Who were 69 people that changed South Africa?
For this years Human Rights Day article, we will look at its history, its influence or impact and how we can celebrate it.
For the past years, South Africa as a nation has celebrated the 21st of March as Human Rights Day. However, this honorary public holiday stems back to 59 years ago at the police station in the South African Township of Sharpeville in Transvaal (today part of Gauteng).
Human Rights are recognized and enforced in all countries all over the world. There was a universal declaration of Human Rights after the Second World war on the 10th of December 1948 by the UN General Assembly. What did this mean for South Africa?
At this time, the apartheid system which was a policy of strict racial segregation was just introduced. Did this policy align with the Declaration of Human Rights?
To further answer this question, lets look at what exactly Human Rights are and how they influenced the Sharpeville Massacre.
“Right to life”
A simple and yet a demanding sentence.
Human rights are rights inherent to all human beings, whatever our nationality, place of residence, sex, national or ethnic origin, colour, religion, language, or any other status. We are all equally entitled to our human rights without discrimination. These rights are all interrelated, interdependent and indivisible.
The 1948 universal rights based them humanity, freedom, justice and peace. In South Africa, they are entrenched in the Bill of Rights in Chapter 2 of the Constitution and they include the right to life, equality and human dignity.
The 7000 protestors
Imagine living in a society where failure to carry a little book detailing your name and origin would result to your arrest.
This internal passport resulted from the Pass laws that entitled police at any time to demand that Africans show them a properly endorsed document or face arrest which limited their freedom of movement.
On the 21st of March 1960, 7000 protesters peacefully demonstrated outside the police station against this passbook. The police later started shooting killing 69 people and injuring 180 others. Most of the injured people later died, suffered from paralysis and obtained major injuries.
“I survived by lying flat on the ground…”
“We can forgive, but we can not forget”
This event is regarded as one of the most triggering events in South Africa because it showed the world the extent apartheid had on its citizens. The lack of basic rights such as freedom of movement or speech and the non-existent relationship between the police and the people.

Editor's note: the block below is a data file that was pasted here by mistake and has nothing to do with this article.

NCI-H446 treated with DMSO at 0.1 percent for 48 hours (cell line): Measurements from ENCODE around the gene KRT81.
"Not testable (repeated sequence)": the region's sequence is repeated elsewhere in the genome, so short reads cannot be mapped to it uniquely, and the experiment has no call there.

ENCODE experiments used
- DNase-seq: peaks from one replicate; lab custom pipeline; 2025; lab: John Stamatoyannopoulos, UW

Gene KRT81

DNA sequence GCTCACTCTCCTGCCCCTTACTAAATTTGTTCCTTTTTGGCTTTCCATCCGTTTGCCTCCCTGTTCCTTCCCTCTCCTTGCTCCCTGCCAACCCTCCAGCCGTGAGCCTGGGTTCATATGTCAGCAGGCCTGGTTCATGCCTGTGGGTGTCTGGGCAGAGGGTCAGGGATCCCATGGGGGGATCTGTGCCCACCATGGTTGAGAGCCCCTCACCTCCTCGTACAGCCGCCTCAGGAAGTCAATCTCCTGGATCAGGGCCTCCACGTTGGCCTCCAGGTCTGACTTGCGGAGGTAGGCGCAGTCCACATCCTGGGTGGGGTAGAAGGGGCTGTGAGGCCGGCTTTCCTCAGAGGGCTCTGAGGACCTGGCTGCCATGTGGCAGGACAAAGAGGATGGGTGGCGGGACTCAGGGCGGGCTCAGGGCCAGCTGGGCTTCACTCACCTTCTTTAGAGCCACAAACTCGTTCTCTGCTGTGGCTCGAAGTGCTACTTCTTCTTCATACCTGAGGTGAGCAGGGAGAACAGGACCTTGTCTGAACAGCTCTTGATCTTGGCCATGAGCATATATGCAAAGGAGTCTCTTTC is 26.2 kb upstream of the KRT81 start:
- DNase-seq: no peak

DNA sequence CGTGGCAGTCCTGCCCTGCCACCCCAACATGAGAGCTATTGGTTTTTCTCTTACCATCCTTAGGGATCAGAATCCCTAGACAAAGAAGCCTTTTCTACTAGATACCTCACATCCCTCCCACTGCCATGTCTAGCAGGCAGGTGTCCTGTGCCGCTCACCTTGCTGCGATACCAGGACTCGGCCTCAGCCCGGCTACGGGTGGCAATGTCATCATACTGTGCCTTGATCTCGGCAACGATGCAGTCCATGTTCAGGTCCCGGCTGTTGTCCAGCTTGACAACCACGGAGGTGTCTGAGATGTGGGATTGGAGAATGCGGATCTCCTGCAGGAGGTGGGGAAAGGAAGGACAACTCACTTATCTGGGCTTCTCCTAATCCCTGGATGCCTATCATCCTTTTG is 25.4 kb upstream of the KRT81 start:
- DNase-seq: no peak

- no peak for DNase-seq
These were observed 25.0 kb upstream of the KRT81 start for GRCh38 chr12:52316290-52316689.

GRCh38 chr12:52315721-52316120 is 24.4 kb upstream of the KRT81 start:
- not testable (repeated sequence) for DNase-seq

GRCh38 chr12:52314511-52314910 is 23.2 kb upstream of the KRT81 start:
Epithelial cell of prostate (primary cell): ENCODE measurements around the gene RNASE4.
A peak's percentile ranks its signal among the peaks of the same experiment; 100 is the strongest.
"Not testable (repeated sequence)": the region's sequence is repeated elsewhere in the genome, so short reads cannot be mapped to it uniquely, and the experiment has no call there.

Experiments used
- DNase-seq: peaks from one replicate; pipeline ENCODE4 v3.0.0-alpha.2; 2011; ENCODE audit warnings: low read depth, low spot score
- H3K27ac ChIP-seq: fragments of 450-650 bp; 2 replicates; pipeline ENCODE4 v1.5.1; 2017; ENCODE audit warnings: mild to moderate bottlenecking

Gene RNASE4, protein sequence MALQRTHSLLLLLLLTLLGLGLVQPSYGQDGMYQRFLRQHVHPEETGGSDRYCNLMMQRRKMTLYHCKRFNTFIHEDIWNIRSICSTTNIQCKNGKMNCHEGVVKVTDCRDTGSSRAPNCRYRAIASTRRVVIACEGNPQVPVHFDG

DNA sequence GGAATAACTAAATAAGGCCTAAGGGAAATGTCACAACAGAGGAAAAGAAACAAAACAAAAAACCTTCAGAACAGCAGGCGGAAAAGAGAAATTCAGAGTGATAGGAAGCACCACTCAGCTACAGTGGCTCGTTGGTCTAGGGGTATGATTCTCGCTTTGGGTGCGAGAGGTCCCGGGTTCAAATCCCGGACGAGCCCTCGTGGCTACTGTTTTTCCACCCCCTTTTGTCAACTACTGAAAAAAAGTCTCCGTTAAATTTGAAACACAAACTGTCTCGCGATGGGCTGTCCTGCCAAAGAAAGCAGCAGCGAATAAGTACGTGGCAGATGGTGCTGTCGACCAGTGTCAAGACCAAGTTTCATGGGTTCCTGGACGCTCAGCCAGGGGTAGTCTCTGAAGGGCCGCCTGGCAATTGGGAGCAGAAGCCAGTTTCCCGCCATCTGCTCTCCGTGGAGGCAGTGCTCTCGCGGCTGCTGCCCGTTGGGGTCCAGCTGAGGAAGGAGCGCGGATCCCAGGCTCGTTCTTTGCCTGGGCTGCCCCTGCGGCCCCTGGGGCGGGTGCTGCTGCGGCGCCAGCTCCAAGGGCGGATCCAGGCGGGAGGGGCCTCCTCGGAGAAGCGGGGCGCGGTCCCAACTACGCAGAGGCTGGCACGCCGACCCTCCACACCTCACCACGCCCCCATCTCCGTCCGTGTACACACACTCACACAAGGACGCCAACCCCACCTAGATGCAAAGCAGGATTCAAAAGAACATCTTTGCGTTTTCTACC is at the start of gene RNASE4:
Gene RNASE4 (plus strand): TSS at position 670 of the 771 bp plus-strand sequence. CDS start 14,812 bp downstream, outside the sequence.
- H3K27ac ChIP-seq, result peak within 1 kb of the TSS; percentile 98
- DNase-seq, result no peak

The United Nations Educational, Scientific and Cultural Organization (UNESCO) regards the 21st of March as the International Day for the Elimination of Racial Discrimination.
The Sharpeville demonstration was influenced by women in 1956 who protested against the racist Pass laws, when 20 000 women marched to the Union Building in Pretoria, singing “wathint’ abafazi, wathint’ imbokodo meaning “you strike a woman, you strike a rock”.
How you can celebrate today
Considering the recent self-quarantine measures to control the spread of COVID-19, here are some things you can do today.
- Research more about Human Rights Day and how it has shaped South Africa and the rest of the world
- Educate someone about the rights they have
- Learn about the rights not recognized or limited in other countries
- Learn about your family’s history
It is important to note that Human Rights Day is not only about the Sharpeville Massacre, it is about reflecting on our rights, protecting them from violation irrespective of gender, race, religion, sexual orientation and to remind each other that they apply to everyone citizen or not.
Its also to remind us to remain vigilant and report abuse and cruelty, such as human trafficking, child labour, forced labour and violence against women, children, and the aged.
To conclude, Human Rights Day is one of the most important days in South Africa. The 21st of March made history and encouraged our independence which has brough us where we are today. Remember to reflect on your rights and learn more about them.
Wishing you a happy Human Rights Day from MadibazNews!